Tate announces female artist first with 17th-Century portrait

Portrait of an Unknown Lady by Joan CarlileImage copyright

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Carlile’s portrait is the earliest work by a female artist in Tate’s collection

A 17th Century portrait by the first woman in Britain thought to work as a painter has been acquired by the Tate.

Joan Carlile’s Portrait of an Unknown Lady is the earliest work by a female artist to enter the Tate’s collection.

Other new acquisitions include 1882’s Le Passeur (The Ferry) by William Stott of Oldham, described as “an exceptional work of early British impressionism”.

Mark Wallinger has also donated State Britain, a Turner Prize-winning replica of Brian Haw’s anti-war protest camp.

The British artist’s reconstruction of Haw’s one-man protest in Parliament Square won the £25,000 award in 2007.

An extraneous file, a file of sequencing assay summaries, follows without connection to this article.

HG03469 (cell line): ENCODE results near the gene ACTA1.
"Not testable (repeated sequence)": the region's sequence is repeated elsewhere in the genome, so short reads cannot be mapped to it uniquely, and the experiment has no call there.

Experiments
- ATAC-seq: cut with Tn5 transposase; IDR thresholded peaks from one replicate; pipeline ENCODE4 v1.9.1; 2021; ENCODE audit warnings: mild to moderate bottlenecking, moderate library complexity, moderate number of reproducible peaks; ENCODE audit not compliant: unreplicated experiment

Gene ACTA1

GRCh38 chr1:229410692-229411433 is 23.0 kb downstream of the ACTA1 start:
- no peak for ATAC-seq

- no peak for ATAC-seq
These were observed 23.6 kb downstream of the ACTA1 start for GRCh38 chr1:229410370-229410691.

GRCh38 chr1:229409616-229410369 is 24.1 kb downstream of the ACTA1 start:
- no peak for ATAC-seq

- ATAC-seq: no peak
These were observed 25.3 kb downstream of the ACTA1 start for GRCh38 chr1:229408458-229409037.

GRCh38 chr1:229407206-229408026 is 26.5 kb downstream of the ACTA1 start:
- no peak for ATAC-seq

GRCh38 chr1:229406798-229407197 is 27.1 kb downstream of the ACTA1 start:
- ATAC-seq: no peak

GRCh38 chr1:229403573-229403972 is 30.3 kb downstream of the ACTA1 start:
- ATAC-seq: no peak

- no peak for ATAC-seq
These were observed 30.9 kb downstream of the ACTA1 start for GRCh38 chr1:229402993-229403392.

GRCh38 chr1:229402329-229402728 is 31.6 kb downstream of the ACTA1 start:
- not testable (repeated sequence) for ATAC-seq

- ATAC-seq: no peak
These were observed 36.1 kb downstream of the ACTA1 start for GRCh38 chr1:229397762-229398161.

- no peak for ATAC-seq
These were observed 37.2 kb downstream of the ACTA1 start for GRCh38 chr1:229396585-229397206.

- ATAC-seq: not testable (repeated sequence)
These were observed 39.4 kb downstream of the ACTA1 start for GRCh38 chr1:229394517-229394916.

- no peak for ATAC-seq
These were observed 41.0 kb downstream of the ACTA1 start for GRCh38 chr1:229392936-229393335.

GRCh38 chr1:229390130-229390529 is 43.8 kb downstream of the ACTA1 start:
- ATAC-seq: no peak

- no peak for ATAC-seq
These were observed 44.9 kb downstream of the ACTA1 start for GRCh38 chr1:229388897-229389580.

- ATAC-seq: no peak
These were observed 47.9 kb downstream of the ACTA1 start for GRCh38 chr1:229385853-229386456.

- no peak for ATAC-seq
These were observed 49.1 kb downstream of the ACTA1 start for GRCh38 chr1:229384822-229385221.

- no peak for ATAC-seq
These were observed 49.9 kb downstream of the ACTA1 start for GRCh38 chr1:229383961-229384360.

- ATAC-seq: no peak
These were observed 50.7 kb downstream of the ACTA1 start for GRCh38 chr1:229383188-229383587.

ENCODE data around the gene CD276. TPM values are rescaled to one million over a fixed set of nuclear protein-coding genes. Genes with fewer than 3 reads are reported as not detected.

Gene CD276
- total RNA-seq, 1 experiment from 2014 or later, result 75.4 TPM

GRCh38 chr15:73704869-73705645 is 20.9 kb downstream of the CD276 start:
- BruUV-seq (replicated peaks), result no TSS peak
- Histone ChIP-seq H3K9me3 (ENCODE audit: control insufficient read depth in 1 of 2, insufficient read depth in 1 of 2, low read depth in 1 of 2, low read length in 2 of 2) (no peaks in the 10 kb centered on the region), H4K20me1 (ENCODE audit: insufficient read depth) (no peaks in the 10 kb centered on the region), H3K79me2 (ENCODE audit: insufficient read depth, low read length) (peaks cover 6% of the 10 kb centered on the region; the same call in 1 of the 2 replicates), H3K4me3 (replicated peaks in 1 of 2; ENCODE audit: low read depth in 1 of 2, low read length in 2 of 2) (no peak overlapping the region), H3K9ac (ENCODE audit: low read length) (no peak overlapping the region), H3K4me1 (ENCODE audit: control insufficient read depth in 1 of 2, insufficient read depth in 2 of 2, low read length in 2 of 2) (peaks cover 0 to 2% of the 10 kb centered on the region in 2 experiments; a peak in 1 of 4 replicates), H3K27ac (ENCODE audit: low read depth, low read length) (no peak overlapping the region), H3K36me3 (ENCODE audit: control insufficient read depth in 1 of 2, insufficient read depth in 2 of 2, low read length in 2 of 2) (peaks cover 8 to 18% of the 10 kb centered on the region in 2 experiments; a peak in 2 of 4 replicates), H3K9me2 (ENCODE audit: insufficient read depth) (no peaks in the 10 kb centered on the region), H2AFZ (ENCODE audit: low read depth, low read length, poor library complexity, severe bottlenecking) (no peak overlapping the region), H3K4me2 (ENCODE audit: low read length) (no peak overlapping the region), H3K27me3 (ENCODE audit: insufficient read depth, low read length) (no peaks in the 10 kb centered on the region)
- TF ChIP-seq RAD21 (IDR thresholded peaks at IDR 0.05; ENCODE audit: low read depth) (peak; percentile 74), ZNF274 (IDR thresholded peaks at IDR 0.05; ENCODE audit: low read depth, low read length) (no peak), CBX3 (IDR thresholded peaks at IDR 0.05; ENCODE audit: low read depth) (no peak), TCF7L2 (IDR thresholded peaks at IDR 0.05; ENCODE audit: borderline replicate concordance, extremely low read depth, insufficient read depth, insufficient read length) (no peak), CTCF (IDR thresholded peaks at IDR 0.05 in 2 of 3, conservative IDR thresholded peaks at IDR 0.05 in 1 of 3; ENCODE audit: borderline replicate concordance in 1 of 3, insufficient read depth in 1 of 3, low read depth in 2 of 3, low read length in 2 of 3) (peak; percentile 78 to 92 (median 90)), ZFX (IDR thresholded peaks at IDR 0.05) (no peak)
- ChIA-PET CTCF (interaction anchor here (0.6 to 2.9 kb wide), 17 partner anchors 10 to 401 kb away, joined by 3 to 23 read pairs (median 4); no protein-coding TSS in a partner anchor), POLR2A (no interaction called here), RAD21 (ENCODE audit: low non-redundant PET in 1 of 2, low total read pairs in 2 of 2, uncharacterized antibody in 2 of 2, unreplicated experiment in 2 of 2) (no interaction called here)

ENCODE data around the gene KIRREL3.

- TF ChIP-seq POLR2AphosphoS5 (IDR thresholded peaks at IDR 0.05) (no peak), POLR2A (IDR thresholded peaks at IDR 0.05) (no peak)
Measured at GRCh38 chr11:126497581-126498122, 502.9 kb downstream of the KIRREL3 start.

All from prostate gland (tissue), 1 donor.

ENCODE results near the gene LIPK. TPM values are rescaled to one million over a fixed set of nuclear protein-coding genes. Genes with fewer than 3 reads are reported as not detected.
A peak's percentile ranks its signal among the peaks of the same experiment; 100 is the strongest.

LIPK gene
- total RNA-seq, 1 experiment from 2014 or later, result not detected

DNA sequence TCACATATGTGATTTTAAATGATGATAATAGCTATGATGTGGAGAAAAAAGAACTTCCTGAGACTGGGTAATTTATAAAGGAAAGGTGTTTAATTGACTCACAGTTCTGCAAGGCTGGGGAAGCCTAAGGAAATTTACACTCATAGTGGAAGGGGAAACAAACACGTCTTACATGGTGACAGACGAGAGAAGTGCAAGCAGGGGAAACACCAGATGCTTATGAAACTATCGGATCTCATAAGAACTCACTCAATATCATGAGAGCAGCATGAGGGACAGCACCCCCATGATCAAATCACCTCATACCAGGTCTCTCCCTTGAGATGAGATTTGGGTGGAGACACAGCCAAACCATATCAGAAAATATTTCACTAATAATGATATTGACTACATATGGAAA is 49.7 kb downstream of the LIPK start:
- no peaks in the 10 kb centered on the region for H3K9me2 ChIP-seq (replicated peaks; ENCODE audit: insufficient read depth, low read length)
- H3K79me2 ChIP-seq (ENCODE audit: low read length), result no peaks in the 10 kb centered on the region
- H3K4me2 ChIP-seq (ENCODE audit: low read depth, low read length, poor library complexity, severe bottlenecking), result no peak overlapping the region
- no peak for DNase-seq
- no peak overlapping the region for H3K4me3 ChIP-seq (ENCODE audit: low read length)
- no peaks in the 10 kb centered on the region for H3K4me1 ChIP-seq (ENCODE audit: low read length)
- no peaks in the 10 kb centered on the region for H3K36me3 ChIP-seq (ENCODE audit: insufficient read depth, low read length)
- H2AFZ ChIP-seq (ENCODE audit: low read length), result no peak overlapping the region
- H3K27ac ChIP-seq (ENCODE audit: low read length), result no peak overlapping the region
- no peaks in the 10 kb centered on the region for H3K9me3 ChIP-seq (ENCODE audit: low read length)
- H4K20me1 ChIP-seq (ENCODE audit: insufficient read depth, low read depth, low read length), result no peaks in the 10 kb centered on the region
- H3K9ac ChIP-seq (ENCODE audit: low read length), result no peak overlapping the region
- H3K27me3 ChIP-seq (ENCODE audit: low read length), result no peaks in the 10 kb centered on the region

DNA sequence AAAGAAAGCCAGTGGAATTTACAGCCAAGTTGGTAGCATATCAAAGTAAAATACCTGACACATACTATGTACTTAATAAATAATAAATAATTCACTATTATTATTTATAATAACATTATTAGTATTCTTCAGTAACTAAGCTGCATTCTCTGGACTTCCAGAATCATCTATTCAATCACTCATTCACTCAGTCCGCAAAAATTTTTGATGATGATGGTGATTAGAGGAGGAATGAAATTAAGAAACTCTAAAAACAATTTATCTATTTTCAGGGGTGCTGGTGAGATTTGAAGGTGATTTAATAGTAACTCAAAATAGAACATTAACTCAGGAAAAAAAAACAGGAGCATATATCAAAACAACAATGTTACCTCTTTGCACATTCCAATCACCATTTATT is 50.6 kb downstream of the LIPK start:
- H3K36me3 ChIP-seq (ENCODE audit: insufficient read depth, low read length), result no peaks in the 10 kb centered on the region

According to the Tate, Carlile was the first woman in Britain thought to work as a professional portrait painter in oil.

Portrait of an Unknown Lady, painted between 1650 and 1655, is one of a small number of her surviving works.

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Le Passeur by William Stott of Oldham is 1.8 metres long

Stott’s painting, widely regarded as his crowning achievement, depicts two girls watching a ferryman at dusk.

The work will be displayed at Tate Britain in April 2017 before going on tour to three other UK galleries.

“We have the greatest collection of British art in the world and it gets better ever year,” said Tate Britain director Alex Farquharson.

Earlier this month it was announced that Sir Nicholas Serota is to step down as director of the Tate galleries next year. He will become chairman of Arts Council England.

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